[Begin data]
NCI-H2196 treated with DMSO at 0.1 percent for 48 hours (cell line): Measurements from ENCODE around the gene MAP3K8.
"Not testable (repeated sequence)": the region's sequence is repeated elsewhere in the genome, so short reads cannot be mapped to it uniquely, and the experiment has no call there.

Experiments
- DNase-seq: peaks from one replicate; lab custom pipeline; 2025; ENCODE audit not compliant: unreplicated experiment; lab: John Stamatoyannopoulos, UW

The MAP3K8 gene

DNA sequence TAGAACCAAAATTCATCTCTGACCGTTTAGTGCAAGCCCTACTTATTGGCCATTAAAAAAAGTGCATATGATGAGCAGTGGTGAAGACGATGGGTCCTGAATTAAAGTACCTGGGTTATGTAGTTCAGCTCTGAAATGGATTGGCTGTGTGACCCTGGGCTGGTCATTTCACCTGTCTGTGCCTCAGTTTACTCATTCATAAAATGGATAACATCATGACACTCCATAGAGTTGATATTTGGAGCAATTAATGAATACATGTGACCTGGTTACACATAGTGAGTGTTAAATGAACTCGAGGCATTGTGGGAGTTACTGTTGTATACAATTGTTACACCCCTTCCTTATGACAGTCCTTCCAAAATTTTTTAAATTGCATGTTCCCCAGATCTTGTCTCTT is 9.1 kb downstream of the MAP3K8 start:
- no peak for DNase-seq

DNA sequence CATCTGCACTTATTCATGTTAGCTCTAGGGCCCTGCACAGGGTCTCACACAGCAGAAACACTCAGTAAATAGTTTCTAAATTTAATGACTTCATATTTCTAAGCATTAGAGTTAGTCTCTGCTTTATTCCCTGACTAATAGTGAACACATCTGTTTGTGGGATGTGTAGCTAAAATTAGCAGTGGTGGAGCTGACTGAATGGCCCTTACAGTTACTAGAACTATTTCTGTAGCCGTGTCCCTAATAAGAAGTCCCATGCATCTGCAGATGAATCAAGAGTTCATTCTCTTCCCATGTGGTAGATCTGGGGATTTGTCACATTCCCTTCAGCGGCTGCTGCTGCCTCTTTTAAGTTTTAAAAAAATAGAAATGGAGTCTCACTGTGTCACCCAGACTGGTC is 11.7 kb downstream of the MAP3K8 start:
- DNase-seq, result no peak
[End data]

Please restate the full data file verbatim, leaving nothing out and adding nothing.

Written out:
NCI-H2196 treated with DMSO at 0.1 percent for 48 hours (cell line): Measurements from ENCODE around the gene MAP3K8.
"Not testable (repeated sequence)": the region's sequence is repeated elsewhere in the genome, so short reads cannot be mapped to it uniquely, and the experiment has no call there.

Experiments
- DNase-seq: peaks from one replicate; lab custom pipeline; 2025; ENCODE audit not compliant: unreplicated experiment; lab: John Stamatoyannopoulos, UW

The MAP3K8 gene

DNA sequence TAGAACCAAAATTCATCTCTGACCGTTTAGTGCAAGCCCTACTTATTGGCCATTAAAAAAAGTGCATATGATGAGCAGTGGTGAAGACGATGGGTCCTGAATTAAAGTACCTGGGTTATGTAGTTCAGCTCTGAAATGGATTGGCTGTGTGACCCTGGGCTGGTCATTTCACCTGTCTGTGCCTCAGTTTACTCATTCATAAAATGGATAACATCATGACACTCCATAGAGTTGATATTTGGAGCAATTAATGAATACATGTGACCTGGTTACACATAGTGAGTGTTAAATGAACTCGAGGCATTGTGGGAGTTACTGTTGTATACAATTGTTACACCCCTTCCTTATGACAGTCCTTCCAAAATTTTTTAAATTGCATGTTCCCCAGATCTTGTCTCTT is 9.1 kb downstream of the MAP3K8 start:
- no peak for DNase-seq

DNA sequence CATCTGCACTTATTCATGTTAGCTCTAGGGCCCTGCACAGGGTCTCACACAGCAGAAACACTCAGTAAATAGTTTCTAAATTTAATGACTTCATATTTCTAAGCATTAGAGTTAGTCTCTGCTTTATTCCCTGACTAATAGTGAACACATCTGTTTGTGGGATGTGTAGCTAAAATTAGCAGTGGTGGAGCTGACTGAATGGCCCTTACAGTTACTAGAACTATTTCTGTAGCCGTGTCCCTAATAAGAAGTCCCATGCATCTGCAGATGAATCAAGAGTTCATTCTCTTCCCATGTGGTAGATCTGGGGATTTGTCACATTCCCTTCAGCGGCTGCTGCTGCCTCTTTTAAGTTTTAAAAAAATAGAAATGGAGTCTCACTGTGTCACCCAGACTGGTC is 11.7 kb downstream of the MAP3K8 start:
- DNase-seq, result no peak